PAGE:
Thought Process: Days One Hundred Seventy-Two - One Hundred Seventy-Three

English: A small monkey. Singapore. If you're human, you have monkey mind.  Monkey mind is the the state of constant chatter that goes on in our heads.  As soon as I sit down to meditate, my thoughts go something like this:  "Lori, you idiot, you forgot to go to the bank again.  Not just that, the stack of documents on your desk is higher than ever and there's one really important insurance form that reminds me of the unreturned call to the doctor, the client, and what about your mother?"

I sit down and the thought cascade begins.  Meditation is the deliberate act of channeling these thoughts down to a trickle.  The thoughts do not stop.  In fact, it seems as if there are more and bigger thoughts when I sit down to meditate than I have when I'm deliberately going about my day.  This is probably not at all true.  The thoughts just seem bigger and more frequent because I have stopped and am trying to let the thoughts float on by.  When I meditate, I still have thoughts, but I am not attached to these thoughts.  And I frequently promise myself I will come back to an important thought later.  Then, I keep my promise to myself.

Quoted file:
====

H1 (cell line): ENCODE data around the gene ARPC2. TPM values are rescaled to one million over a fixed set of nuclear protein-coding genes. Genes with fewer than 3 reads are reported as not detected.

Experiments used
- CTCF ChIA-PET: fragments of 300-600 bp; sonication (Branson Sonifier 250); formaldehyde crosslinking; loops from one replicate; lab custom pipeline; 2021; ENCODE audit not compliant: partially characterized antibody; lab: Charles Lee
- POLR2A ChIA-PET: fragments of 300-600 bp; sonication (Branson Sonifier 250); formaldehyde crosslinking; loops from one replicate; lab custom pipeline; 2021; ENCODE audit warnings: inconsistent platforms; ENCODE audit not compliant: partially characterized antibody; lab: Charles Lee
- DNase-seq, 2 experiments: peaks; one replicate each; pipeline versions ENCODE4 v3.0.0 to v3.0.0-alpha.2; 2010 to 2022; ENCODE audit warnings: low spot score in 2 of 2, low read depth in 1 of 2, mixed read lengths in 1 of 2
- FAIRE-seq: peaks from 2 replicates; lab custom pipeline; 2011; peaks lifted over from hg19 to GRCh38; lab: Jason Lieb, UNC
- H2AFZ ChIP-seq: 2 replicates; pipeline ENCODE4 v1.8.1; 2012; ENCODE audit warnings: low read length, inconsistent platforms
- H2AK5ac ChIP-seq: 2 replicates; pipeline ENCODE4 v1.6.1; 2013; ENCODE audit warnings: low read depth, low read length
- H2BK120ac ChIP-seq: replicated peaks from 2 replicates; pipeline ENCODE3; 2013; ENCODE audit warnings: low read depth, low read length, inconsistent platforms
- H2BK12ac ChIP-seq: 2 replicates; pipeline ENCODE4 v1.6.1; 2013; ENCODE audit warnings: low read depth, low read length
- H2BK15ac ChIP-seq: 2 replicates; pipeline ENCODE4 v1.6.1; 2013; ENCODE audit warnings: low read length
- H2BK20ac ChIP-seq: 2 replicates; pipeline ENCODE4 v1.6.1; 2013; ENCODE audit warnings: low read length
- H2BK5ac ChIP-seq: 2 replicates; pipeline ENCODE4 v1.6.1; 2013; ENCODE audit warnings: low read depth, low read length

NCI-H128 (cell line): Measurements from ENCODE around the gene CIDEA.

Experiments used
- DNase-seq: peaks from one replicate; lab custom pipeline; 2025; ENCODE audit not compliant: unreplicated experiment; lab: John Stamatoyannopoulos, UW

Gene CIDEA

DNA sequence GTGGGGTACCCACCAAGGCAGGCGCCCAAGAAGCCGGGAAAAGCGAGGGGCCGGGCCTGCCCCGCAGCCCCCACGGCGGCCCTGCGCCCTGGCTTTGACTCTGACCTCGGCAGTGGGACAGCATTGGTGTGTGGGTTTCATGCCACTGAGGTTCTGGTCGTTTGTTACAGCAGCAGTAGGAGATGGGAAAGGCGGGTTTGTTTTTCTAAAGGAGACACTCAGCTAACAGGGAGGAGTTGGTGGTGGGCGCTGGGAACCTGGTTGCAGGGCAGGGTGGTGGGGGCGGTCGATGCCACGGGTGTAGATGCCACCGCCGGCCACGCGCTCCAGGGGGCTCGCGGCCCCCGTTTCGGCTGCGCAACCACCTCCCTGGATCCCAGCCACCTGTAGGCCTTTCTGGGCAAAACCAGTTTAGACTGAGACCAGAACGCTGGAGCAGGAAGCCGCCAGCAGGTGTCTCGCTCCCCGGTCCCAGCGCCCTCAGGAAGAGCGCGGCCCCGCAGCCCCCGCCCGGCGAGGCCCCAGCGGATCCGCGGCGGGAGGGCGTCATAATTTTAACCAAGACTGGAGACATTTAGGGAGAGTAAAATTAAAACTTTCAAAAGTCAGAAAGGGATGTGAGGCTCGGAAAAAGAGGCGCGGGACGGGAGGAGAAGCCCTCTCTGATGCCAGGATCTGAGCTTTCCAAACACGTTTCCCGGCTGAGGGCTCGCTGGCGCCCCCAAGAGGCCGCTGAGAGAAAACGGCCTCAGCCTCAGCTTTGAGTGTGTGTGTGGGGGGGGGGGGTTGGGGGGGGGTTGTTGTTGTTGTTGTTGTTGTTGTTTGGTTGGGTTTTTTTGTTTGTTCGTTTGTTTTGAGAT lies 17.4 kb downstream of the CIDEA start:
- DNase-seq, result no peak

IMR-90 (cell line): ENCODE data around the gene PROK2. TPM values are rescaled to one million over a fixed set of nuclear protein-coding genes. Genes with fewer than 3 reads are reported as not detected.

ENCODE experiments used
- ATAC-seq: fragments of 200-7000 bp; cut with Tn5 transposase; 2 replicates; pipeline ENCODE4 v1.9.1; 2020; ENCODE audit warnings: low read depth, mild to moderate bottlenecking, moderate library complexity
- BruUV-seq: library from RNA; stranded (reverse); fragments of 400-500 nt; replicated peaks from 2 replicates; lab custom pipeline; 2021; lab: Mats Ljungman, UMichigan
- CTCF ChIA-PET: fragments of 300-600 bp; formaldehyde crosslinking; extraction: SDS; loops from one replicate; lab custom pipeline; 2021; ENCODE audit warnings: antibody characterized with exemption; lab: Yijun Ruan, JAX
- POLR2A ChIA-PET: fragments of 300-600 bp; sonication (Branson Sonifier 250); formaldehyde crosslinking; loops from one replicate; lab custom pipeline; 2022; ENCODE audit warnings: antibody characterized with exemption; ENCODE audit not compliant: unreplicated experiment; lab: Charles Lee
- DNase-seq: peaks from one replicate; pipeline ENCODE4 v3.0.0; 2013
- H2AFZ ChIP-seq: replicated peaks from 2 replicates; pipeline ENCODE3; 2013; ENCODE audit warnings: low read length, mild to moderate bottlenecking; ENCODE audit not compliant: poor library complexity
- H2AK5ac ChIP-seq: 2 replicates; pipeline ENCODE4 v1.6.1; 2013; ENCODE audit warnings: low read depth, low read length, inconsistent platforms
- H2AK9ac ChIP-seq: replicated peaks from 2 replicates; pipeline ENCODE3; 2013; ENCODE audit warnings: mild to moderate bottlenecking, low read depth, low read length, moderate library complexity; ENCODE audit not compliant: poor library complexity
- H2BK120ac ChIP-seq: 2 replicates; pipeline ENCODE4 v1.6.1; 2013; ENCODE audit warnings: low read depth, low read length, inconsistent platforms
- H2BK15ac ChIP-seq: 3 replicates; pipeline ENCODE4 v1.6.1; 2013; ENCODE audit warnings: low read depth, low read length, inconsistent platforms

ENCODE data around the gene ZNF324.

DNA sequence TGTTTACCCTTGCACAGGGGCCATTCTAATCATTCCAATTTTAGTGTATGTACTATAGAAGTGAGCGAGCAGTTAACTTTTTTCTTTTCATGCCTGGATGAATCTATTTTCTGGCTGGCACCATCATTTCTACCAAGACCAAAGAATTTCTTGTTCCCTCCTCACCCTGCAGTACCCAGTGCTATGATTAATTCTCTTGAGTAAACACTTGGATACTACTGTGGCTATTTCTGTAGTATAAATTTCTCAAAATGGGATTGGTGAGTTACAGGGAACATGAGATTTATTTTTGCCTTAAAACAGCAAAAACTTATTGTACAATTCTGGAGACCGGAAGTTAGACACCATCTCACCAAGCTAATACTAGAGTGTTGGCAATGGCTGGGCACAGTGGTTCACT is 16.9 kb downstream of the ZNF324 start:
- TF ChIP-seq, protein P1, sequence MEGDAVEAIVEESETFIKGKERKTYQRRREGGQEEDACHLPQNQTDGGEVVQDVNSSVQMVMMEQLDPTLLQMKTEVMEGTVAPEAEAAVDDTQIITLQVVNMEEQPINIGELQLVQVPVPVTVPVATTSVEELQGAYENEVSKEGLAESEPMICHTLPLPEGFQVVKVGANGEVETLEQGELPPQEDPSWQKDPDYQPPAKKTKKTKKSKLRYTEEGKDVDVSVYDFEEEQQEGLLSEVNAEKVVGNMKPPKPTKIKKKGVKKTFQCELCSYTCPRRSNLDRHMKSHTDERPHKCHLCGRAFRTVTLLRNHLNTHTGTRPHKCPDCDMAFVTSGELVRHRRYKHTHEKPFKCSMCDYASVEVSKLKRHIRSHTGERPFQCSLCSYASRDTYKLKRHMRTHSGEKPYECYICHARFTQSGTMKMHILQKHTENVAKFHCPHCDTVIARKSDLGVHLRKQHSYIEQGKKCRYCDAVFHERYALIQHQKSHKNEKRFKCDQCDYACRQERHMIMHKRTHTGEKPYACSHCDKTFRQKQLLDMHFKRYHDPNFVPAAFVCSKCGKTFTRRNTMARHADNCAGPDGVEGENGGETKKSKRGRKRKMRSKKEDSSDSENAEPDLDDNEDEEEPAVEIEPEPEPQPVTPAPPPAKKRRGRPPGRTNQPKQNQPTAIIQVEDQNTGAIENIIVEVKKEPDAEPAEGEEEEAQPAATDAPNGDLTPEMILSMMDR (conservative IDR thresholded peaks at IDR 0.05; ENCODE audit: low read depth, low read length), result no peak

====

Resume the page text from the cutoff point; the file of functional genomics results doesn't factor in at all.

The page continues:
It seems that one of the important side effects of meditation, being a less reactive person, must have something to do with the fact that when I meditate, I observe my thoughts without becoming attached to them. Thoughts are thoughts and thoughts are not reality.  In other words, just because I have come up with a brilliant analysis of a situation and have formulated an even more brilliant plan based upon that analysis, and even though I am proud of my achievement with regard to this analysis and plan, neither of these things are reality.  They are only thoughts in my head.